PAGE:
—Ten cancer programs that have developed pioneering solutions to address the challenges of treating cancer patients have received the Association of Community Cancer Centers' 2013 Innovator Awards. Award winning innovations include creating a portable, secure electronic medical record that can travel with a patient in the wake of a natural disaster, a process to streamline cancer patients’ evaluation and management in the emergency room, expanding essential cancer and health screenings through mobile clinics, and improving access to genetic counseling for patients and their family members.
Established in 2011, ACCC's Innovator Awards are sponsored by GE Healthcare to honor exceptional cancer programs that exhibit forward-thinking strategic planning and have developed pioneering, replicable programs for cancer care delivery. The award recipients presented the details and outcomes of their programs at the ACCC National Oncology Conference, October 2-5, 2013
, in Boston before an audience of more than 500 cancer care providers from across the country.
"Both ACCC and GE Healthcare are proud to honor programs that are enhancing community cancer care through progressive, patient-focused tools and strategies," said Virginia T. Vaitones, MSW, OSW-C, ACCC President and oncology social worker at Pen Bay Medical Center in Rockport, Maine. "They will provide inspiration and spark new innovations for all of us working in cancer care."
The Innovator Awards are an example of how ACCC members have long been at the forefront of providing quality cancer care. A new report by the Institute of Medicine released September 10, 2013, "Delivering High-Quality Cancer Care: Charting a New Course for a System in Crisis
," identifies significant deficiencies in the current state of cancer care delivery and makes 10 recommendations for improving oncology care in the United States. Many of this year’s Innovator Award-winning programs directly address issues highlighted in the IOM Report.
The 10 Innovator Award recipients are as follows:Avera McKennan Hospital and University Health Center, Avera Cancer Institute, Sioux Falls, SD. Rural chemotherapy.
As part of its mission to ensure consistent access to quality care for patients in rural areas, Avera Cancer Institute created a process to unify chemotherapy administration standards across 45 sites. The goal was to ensure patient safety and quality care by establishing guidelines and standards of practice. Within nine months of launching the initiative, compliance across all sites that administer chemotherapy was achieved.Baton Rouge General Medical Center, Pennington Cancer Center, Baton Rouge, LA. Disaster charts provide informational security net for patients.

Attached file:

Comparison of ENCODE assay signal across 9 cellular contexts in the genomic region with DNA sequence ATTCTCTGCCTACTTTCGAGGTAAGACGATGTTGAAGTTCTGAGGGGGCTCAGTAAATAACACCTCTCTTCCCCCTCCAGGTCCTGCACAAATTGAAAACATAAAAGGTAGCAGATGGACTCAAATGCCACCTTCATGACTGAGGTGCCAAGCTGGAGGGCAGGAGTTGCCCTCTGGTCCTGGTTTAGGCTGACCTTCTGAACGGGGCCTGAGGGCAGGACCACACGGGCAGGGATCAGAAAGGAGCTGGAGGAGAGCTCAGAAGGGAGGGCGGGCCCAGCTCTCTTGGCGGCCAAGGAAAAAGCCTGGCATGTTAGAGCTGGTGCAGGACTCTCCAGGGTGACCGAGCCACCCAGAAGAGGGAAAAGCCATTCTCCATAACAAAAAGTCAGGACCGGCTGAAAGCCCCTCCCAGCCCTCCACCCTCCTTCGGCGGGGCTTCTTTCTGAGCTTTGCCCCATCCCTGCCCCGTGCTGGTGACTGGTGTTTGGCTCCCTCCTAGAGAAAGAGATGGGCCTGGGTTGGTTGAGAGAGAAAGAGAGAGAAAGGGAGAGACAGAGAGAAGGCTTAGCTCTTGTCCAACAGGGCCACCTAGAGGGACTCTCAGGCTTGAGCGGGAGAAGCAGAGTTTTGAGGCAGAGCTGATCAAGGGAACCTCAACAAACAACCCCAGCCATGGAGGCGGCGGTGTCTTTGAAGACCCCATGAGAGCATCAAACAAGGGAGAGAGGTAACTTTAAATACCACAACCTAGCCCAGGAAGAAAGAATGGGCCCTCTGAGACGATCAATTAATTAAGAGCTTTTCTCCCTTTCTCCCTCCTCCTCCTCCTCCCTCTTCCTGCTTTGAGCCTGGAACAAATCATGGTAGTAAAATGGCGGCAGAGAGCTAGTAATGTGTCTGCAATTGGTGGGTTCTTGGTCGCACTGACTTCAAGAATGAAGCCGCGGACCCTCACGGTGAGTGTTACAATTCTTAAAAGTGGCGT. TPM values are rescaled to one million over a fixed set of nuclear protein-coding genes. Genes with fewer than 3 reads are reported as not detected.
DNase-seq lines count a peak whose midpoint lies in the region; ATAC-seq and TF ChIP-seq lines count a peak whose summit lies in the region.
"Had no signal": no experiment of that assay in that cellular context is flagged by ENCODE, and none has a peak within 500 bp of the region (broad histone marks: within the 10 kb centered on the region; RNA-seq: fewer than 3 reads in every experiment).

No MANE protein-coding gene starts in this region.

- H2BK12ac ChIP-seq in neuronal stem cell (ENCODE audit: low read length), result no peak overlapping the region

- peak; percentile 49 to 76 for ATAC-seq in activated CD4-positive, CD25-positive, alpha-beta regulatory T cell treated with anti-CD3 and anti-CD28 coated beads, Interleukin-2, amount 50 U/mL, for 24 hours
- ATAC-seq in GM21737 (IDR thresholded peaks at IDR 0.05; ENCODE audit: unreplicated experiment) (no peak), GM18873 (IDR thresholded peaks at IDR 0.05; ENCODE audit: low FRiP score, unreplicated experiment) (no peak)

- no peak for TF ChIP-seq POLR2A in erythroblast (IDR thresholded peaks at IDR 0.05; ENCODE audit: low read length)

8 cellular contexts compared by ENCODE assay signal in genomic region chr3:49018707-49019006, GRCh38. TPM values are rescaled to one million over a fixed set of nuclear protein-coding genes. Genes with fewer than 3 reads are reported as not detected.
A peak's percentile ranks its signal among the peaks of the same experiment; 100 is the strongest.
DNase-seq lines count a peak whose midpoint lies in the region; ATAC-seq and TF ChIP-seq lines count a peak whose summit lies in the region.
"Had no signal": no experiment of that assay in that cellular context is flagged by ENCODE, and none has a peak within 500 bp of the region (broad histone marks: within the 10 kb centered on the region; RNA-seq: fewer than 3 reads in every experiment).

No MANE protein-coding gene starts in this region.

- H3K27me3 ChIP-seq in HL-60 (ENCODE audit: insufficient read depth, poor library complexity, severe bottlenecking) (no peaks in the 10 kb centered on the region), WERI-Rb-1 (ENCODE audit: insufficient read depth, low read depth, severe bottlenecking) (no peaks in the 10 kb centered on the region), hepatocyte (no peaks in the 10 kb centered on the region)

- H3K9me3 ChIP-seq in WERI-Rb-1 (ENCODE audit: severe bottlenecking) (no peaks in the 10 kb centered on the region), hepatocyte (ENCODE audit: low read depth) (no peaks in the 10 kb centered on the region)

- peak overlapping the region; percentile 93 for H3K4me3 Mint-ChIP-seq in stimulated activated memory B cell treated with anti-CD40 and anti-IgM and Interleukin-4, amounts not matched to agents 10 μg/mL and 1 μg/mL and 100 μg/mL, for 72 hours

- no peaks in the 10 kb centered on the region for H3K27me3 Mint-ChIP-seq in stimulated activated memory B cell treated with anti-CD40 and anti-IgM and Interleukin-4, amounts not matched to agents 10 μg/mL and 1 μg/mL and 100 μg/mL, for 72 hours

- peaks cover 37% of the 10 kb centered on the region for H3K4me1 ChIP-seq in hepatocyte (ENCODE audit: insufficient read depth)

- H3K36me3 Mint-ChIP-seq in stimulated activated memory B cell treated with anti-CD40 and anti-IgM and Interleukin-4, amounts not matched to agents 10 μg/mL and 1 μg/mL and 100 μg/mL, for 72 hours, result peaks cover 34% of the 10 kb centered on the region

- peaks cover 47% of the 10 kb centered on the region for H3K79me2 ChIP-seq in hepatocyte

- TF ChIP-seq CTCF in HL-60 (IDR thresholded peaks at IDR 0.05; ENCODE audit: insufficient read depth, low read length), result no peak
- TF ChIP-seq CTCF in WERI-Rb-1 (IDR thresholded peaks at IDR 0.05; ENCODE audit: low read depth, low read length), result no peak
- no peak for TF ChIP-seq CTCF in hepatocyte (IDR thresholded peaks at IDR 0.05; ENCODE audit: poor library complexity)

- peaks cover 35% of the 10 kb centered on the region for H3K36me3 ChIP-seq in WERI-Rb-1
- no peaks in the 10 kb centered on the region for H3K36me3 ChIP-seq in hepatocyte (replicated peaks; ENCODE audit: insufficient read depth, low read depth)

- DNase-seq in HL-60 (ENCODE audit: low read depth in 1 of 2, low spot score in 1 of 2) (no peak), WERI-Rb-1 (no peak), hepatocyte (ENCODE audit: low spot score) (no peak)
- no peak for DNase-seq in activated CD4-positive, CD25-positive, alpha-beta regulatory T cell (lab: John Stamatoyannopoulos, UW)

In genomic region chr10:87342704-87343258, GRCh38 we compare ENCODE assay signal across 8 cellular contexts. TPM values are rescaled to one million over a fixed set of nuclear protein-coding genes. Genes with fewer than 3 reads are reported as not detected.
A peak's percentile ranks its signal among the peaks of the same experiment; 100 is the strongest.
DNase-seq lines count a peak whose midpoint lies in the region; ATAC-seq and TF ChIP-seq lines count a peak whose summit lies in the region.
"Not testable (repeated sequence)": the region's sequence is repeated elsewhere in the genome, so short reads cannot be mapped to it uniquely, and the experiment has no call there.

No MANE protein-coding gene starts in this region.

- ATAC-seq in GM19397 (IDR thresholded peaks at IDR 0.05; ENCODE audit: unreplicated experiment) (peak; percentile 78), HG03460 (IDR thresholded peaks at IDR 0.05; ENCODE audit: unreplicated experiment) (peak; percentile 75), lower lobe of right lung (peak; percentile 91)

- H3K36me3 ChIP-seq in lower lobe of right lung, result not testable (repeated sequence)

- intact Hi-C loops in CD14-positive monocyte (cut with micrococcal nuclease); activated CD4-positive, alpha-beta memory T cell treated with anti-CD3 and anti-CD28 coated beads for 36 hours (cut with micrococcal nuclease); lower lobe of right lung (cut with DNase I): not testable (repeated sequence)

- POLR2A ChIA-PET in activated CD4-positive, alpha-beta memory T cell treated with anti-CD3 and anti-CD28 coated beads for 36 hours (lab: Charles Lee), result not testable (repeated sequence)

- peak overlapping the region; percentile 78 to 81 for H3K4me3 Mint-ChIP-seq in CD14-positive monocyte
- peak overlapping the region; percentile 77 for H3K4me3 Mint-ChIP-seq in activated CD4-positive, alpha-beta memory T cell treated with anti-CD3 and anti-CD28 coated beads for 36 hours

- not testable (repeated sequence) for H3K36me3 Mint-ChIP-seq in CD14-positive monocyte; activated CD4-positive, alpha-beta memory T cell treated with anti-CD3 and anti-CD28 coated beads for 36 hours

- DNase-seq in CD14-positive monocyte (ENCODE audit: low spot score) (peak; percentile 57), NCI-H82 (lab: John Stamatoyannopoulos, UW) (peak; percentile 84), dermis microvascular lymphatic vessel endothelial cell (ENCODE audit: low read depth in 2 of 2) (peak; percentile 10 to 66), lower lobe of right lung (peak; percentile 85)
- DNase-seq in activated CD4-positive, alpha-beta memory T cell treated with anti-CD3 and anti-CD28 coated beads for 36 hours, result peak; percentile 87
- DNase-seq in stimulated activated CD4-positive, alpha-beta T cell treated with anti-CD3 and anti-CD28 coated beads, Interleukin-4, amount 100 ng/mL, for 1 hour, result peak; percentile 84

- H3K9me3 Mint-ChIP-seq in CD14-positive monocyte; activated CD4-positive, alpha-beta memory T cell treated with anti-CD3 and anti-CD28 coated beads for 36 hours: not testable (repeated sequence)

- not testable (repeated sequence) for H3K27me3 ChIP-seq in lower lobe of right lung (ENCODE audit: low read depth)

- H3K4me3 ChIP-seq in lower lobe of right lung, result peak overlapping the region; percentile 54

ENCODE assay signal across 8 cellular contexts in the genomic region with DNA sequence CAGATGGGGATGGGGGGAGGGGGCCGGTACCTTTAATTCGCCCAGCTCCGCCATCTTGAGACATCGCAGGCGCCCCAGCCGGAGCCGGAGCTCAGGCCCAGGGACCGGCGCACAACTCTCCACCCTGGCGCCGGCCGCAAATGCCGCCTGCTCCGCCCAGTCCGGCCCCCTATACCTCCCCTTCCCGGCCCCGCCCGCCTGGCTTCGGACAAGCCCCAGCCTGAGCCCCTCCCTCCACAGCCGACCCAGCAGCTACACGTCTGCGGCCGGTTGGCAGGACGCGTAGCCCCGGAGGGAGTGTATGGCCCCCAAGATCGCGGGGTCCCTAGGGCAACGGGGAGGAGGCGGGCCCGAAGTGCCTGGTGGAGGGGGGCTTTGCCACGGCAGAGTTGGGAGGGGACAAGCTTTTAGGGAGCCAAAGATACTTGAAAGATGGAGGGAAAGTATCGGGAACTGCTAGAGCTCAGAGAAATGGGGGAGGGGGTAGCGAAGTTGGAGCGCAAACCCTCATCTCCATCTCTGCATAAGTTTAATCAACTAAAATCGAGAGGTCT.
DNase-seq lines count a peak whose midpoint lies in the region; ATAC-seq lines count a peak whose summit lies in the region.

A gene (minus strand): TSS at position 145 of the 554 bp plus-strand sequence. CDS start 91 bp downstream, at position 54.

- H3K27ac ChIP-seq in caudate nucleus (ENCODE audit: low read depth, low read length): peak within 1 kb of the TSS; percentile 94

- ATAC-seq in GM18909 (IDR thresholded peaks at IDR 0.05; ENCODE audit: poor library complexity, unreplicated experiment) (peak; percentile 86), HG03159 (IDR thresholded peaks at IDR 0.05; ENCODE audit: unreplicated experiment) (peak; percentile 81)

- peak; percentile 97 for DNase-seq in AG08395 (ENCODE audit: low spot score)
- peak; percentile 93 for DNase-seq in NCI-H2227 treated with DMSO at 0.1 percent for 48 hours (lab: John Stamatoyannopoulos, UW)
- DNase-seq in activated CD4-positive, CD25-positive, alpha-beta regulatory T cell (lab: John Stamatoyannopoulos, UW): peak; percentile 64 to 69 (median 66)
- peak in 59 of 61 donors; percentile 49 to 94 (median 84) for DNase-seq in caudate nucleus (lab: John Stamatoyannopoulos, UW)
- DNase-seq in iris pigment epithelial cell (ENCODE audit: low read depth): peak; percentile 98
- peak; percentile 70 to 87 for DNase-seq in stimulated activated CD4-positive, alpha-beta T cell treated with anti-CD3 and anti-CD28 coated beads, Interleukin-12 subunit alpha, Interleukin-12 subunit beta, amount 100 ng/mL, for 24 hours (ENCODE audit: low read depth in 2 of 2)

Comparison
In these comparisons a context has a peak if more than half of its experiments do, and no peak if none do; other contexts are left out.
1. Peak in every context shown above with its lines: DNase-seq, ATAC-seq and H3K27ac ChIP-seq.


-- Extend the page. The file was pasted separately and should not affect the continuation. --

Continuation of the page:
Hurricane Katrina left cancer patients displaced and their treatments disrupted. Just outside of New Orleans, the Pennington Cancer Center received patients with no records. To complicate matters, phone and fax lines were down and treating physicians were unreachable. Taking lessons learned from that experience, the radiation oncology treatment team developed an emergency chart system—a portable electronic medical record that provides patients with their “must-have” documents in a universal format so that they may quickly resume care if displaced by a disaster.The George Washington University, GW Cancer Institute, Washington, DC. Catalyzing patient-centered care to exceed new accreditation standards.
A key goal identified in the recent IOM report on the cancer care delivery
is to “reduce disparities in access to cancer care for vulnerable and underserved populations.” The GW Cancer Institute’s Citywide Patient Navigation Network is being recognized for exactly this effort. This innovator has developed a program that helps patients navigate their cancer treatment. Lay navigators work with a social worker and nurse navigators to guide patients from screening through treatment and into survivorship care. Based on this program, GW’s Citywide Patient Navigation Network served 2,840 D.C. area residents in 2012—of whom 86 percent were minority and nearly 30 percent were uninsured.Gibbs Cancer Center & Research Institute, Spartanburg, SC. Integration of palliative care into a medical oncology practice.